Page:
Chronic Cholecystitis

Published: November 28, 2017
Last reviewed: November 29, 2017


Chronic cholecystitis refers to long-standing gallbladder inflammation with a permanent impairment of the  gallbladder function. [6].


You may have chronic cholecystitis without any symptoms or you may experience recurrent right upper abdominal pain [1]. The presence of nausea and fever suggest acute rather than chronic cholecystitis [1].


Chronic cholecystitis usually results from recurrent acute cholecystitis, which most commonly occurs as a complication of gallstones (cholelithiasis) [1].


Diagnosis of chronic cholecystitis can be made by ultrasound, which usually reveals (Picture 1[1]:

  • A shrunken gallbladder with a thick wall
  • One or more gallstones

Chronic cholecystitis

Picture 1. An ultrasound image of chronic cholecystitis
Lower arrow: a gallstone; Upper arrow: thick gallbladder wall
(source: Ultrasound Cases, by permission)

To distinguish between acute and chronic cholecystitis, a HIDA scan can be done: In chronic cholecystitis, the gallbladder fills slowly (in 1-4 hours), while in acute cholecystitis it does not fill at all [5].

Types of Chronic Cholecystitis

The exact type of chronic cholecystitis can be determined by a pathologist after gallbladder removal:

  • Chronic calculous cholecystitis with an overgrowth of the fibrous tissue in the gallbladder wall and gallstones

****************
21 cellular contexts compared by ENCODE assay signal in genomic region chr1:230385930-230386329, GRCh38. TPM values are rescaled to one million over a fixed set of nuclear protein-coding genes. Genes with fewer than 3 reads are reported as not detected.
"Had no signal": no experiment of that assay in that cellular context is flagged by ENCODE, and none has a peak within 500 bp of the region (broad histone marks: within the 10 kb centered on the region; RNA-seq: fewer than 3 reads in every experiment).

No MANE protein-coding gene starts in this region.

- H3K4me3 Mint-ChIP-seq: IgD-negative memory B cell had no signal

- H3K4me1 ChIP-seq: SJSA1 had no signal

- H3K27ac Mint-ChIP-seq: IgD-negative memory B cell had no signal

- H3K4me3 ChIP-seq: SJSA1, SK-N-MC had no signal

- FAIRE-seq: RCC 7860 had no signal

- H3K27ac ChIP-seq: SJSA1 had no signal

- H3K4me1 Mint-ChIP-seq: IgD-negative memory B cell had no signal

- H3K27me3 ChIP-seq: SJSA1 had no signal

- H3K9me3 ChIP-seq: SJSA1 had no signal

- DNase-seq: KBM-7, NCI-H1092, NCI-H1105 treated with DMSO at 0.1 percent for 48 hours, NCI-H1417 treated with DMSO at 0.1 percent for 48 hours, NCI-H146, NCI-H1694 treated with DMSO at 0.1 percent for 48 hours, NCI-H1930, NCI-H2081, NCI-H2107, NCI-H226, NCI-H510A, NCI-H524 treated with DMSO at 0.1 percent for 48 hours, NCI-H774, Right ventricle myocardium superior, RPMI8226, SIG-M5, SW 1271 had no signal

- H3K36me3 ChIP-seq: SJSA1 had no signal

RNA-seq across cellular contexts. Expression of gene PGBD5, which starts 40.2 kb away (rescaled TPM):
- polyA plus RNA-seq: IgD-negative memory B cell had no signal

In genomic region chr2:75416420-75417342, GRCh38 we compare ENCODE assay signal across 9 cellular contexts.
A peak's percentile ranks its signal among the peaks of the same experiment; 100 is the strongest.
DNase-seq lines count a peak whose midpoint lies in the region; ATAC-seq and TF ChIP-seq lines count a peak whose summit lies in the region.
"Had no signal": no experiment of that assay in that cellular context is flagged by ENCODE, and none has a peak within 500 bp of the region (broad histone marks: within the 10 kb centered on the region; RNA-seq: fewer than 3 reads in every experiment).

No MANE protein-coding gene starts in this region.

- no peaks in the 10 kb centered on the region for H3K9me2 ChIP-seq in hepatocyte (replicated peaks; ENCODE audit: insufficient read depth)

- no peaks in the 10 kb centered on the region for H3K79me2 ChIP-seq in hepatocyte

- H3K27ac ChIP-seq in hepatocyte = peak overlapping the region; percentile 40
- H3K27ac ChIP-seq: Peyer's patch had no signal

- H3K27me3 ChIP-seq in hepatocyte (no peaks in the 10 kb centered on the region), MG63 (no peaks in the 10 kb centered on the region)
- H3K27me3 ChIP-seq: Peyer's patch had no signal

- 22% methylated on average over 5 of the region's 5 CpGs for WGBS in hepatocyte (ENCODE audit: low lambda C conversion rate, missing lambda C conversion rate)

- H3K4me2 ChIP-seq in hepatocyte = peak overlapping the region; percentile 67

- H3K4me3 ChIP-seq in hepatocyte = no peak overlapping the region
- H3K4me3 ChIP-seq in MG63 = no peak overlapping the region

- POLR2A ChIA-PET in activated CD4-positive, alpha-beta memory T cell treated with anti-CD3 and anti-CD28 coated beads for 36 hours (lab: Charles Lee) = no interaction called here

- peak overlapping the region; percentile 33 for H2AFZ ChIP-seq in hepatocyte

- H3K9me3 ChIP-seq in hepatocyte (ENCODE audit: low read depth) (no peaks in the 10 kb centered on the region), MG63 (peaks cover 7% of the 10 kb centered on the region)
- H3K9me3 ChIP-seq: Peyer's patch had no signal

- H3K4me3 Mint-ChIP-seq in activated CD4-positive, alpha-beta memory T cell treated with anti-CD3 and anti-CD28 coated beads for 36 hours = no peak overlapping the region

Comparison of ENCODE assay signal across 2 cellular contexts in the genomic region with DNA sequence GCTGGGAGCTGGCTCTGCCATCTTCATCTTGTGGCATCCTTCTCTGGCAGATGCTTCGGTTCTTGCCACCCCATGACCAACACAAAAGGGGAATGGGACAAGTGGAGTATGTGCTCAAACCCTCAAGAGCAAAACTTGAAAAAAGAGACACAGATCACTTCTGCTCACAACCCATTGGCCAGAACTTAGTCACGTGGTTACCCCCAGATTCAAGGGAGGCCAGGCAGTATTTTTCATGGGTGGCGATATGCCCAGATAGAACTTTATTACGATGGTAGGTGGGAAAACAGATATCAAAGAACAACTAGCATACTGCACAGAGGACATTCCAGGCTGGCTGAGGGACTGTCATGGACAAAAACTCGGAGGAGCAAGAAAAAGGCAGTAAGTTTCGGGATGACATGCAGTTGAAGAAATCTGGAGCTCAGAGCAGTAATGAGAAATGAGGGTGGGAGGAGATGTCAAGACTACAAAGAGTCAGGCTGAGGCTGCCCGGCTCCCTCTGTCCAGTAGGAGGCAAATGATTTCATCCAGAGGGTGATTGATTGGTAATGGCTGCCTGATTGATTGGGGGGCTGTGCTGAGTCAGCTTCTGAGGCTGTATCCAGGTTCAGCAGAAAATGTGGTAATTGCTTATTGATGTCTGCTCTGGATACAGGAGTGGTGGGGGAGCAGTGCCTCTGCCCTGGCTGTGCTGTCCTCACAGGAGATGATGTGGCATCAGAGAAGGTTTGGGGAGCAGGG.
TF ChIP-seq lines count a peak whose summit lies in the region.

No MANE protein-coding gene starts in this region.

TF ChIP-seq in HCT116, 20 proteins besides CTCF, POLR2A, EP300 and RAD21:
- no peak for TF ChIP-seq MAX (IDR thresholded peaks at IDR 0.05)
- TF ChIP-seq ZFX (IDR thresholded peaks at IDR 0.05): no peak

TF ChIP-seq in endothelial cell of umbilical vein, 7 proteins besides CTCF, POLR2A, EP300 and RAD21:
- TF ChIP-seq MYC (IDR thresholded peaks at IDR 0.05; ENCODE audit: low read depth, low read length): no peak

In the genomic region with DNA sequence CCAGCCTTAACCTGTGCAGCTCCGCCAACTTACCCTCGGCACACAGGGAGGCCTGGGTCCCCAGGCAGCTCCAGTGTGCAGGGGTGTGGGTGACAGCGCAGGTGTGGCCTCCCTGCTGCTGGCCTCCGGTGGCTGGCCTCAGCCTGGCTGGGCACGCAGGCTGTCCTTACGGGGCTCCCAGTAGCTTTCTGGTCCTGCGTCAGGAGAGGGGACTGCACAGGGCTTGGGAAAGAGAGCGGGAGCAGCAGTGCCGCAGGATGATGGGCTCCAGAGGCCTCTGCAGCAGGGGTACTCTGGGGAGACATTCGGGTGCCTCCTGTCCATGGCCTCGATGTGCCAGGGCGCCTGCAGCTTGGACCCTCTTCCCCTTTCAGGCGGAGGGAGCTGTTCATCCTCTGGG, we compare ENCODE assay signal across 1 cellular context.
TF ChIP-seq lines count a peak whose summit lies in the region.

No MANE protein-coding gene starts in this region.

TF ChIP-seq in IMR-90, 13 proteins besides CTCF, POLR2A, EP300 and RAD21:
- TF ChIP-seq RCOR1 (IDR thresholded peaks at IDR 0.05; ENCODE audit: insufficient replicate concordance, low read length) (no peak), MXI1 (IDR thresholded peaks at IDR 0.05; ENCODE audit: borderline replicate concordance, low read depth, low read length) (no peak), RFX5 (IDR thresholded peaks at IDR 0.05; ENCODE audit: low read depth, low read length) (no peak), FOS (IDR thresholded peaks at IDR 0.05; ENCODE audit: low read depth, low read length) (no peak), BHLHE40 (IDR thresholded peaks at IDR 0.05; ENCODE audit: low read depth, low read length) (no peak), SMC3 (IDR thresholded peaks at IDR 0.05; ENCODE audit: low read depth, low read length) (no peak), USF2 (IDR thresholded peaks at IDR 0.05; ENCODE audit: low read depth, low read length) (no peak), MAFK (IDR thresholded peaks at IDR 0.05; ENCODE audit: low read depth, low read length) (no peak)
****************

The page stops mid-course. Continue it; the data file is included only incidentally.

• Porcelain gallbladder with a calcified wall, which is considered a risk factor for gallbladder cancer [2]
  • Xanthogranulomatous cholecystitis with a thick gallbladder wall and fatty nodules in it, which can appear similar to gallbladder cancer [4]
  • Chronic acalculous cholecystitis without gallstones, which is usually associated with a chronic disease, such as diabetes mellitus, or an infection
  • Cholesterolosis – an accumulation of cholesterol in the gallbladder wall resulting in a strawberry gallbladder appearance


In chronic cholecystitis, the gallbladder is irreversibly changed and does not heal on its own [6].

Chronic cholecystitis without symptoms and gallbladder calcification may need no treatment.

The usual treatment of chronic cholecystitis with recurrent abdominal pain is surgical gallbladder removal [1].

In individuals with severe underlying conditions who are not suitable for surgery, chronic cholecystitis can be treated endoscopically by gallbladder drainage and inserting stents into the common bile duct [7].


Complications of chronic cholecystitis [2,3]:

  • Acute cholecystitis
  • Gallbladder gangrene
  • Gallbladder perforation, which can lead to inflammation of the abdominal membrane (peritonitis) or passage of a gallstone into the intestine and its blockage (gallstone ileus); mainly in elderly
  • Gallbladder cancer
  • References

      1. Siddiqui AA, Chronic cholecystitis  MSD Manual, Professional version
      2. Khan AN, Porcelain gallbladder  Emedicine
      3. Schnelldorfer T, 2013, Porcelain gallbladder: a benign process or concern for malignancy?  PubMed
      4. Singh VP et al, 2016, Xanthogranulomatous cholecystitis: What every radiologist should know  PubMed Central
      5. Lukies M et al, Chronic cholecystitis  Radiopedia
      6. The Choking Gall: The Curse of Gallstones  Ramsay Sime Darby
      7. Gutkin E et al, 2012, The Successful Treatment of Chronic Cholecystitis with SpyGlass Cholangioscopy-Assisted Gallbladder Drainage and Irrigation through Self-Expandable Metal Stents  PubMed Central

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